Riding a motorcycle is, for many, an almost spiritual experience. Your body becomes one with the machine. You hear, feel and smell the road. You don’t have a window to view the passing landscape, because you are the landscape. You’re alive in a way a grocery-toting family car could never make you feel.
Let’s get back to Earth for one moment, as there are some practical factors to take into account when determining if the motorcycle lifestyle is right for you. Some may help you feel better about owning an iron steed; others may make you decide to stick with another form of transportation. Here are the most important costs and other considerations.
Motorcycles, especially those for beginners, have the advantage of being much cheaper to purchase than a car. You can get a brand new bike for less than $5,000 — but buy used. Trust us. You don’t want to sink a lot of money into your first motorcycle. If you find out you enjoy the lifestyle, you’ll outgrow the bike within months. Spend a few thousand dollars on a used bike and decide six months later whether you want to upgrade.
If you don’t have much riding experience, you’ll need training. The Motorcycle Safety Foundation offers a basic RiderCourse that’s highly recommended. They provide the motorcycles and helmets, and all you have to provide is your presence. Over the course of 10 hours of hands-on riding, you’ll learn basic skills such as stopping, shifting gears, and weaving and swerving — skills you’ll definitely want when you’ve got a large moving object headed in your direction.
The course takes place off-road, usually in an open parking lot, so you can make mistakes before you’ve got real cars hurtling in your direction. Best of all, in many states, passing the test gets you out of having to take the DMV riding test for your license. Budget $100-$300 for the course (prices vary by state and provider).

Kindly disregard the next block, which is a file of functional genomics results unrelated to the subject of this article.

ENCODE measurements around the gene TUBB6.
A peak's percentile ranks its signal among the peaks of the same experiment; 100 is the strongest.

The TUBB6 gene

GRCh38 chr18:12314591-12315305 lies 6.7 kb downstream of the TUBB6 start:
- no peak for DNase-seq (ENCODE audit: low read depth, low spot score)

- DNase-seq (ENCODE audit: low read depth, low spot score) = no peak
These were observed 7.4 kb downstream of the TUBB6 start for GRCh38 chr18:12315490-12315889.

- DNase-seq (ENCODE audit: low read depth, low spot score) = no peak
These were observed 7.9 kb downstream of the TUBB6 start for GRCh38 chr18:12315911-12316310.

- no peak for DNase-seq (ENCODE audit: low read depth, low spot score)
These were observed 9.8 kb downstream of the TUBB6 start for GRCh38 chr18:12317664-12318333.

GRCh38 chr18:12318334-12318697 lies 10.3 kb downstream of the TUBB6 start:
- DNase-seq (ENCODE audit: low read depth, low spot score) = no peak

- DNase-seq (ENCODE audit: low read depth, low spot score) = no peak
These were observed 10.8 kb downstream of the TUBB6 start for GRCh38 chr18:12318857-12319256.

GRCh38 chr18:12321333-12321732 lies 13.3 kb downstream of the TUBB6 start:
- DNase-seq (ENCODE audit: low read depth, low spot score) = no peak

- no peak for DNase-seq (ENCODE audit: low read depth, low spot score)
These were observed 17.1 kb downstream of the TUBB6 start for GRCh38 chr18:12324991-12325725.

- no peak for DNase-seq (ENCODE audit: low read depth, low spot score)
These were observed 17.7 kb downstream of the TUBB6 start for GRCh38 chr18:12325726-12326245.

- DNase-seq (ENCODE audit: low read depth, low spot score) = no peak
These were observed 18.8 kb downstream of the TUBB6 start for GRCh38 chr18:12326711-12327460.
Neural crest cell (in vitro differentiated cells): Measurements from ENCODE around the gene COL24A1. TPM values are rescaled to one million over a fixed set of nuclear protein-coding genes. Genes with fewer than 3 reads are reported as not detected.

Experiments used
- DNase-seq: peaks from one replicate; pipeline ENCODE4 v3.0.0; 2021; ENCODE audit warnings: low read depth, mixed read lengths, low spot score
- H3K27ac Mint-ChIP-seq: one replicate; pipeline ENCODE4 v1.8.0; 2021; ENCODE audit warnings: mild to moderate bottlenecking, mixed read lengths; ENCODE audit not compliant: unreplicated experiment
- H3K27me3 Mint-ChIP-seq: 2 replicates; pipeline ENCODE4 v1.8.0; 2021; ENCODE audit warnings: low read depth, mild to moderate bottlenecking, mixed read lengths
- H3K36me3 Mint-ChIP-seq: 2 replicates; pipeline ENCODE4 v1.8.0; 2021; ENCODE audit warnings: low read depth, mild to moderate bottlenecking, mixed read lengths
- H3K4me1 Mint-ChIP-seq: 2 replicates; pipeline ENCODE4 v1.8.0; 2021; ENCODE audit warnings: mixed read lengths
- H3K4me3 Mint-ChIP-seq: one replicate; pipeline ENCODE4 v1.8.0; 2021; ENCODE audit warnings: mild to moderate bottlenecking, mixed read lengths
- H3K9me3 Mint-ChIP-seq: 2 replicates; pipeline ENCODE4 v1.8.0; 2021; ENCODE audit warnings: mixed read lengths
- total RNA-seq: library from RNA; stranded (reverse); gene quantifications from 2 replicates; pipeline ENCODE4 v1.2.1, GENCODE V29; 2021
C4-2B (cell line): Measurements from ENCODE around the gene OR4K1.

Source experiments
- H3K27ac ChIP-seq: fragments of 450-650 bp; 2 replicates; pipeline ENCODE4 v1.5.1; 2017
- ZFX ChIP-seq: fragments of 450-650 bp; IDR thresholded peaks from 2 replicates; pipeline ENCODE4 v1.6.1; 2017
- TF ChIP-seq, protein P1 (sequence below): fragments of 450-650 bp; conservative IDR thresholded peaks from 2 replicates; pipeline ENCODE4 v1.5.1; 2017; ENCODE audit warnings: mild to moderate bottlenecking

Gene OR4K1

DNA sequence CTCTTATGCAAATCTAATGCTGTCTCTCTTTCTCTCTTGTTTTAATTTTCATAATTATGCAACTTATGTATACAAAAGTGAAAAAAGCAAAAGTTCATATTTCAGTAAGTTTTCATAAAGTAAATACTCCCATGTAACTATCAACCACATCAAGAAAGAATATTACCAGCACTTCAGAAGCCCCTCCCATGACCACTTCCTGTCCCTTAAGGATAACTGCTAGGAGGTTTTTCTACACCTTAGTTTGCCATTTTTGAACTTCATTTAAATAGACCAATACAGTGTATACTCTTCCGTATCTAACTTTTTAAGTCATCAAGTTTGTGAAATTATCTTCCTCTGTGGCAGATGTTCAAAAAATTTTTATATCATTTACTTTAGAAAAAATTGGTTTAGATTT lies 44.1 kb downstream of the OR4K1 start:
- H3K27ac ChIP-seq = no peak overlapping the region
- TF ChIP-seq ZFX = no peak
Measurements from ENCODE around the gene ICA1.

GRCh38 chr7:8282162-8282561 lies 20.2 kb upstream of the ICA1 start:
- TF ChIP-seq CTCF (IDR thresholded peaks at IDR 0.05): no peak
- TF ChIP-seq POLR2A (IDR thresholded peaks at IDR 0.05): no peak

Clothing and gear
This is one area where you don’t want to skimp. It’s the part that protects you, which is more important than just about every other aspect of biking. The right clothing will help keep your skin on you and off the road. At the very least you want to get a full-face helmet, which starts at around $100. Ideally, you’ll also wear a leather jacket, gloves and boots at all times. While many people ride in jeans, if you value your skin, you’ll wear protective pants instead.
Expect to spend about $1,000 on gear and clothing. While that may sound like a lot, it’s better to buy a cheaper bike and spend more on gear than to get an expensive vehicle and cheap out on clothing.
It’s hard to say whether you’ll save money insuring a motorcycle instead of a car. Often it’s cheaper, but insurance rates vary greatly depending on your age, state, vehicle, driving record, insurance company and many other factors. Count on paying between a few hundred dollars and a few thousand per year.